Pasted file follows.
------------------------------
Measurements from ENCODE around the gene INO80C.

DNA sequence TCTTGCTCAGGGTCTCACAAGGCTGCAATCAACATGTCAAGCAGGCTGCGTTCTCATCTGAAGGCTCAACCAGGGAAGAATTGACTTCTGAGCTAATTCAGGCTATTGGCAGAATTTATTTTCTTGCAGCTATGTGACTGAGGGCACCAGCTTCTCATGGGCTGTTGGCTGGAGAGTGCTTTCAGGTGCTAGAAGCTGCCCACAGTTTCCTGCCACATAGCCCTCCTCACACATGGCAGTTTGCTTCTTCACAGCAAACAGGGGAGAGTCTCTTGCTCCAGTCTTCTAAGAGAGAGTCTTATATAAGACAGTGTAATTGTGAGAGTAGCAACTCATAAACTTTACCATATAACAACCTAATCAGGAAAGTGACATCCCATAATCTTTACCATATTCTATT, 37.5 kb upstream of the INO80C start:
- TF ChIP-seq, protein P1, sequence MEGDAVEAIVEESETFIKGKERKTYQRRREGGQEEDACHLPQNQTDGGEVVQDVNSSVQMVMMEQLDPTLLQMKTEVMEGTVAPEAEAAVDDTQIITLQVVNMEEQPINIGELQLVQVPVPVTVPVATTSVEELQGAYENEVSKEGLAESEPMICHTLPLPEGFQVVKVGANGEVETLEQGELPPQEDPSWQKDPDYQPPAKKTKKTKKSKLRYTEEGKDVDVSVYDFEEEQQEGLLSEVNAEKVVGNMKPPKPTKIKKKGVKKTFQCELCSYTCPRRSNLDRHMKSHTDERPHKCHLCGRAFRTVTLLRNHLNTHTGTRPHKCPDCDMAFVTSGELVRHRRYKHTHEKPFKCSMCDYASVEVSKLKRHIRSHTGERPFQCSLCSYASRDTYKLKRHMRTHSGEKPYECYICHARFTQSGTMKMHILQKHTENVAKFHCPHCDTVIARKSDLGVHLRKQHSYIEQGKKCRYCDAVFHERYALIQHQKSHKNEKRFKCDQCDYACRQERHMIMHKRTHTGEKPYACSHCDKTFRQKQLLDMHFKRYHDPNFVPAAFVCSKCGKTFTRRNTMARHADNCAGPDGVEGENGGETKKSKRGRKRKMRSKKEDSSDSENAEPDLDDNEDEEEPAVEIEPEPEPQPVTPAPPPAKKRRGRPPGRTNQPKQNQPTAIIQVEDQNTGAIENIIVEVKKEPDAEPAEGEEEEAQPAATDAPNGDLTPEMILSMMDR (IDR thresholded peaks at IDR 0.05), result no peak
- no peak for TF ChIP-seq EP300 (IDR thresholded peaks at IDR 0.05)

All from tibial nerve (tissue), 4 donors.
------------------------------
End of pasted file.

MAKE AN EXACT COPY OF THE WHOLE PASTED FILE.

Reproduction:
Measurements from ENCODE around the gene INO80C.

DNA sequence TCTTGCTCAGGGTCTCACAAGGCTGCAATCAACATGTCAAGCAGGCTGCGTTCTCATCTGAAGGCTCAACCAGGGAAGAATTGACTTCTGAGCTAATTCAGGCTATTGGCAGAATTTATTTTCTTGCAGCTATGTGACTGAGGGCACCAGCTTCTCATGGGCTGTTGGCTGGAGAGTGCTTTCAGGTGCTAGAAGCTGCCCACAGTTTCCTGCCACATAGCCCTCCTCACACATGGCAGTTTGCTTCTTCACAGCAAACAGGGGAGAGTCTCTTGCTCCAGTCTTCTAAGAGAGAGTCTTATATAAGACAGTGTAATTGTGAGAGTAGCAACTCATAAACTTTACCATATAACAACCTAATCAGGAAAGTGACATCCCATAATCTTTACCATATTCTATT, 37.5 kb upstream of the INO80C start:
- TF ChIP-seq, protein P1, sequence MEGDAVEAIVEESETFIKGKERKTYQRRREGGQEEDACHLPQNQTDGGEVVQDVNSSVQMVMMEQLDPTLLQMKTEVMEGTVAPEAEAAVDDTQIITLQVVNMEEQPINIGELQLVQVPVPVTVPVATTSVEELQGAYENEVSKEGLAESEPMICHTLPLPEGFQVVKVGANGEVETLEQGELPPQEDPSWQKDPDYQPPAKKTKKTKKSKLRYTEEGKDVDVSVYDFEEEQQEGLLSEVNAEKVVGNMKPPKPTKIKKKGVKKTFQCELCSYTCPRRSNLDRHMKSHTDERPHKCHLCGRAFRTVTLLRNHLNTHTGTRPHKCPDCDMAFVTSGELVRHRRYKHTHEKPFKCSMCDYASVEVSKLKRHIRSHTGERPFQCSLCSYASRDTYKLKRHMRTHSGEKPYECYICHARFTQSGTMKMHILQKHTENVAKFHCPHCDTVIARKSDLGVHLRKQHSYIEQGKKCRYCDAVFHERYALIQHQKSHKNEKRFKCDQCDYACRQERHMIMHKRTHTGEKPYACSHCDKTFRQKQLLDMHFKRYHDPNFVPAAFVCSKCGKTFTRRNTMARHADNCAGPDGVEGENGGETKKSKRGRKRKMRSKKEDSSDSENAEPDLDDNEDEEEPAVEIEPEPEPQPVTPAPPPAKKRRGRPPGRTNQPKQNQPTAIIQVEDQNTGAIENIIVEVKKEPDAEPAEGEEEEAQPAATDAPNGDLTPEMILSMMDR (IDR thresholded peaks at IDR 0.05), result no peak
- no peak for TF ChIP-seq EP300 (IDR thresholded peaks at IDR 0.05)

All from tibial nerve (tissue), 4 donors.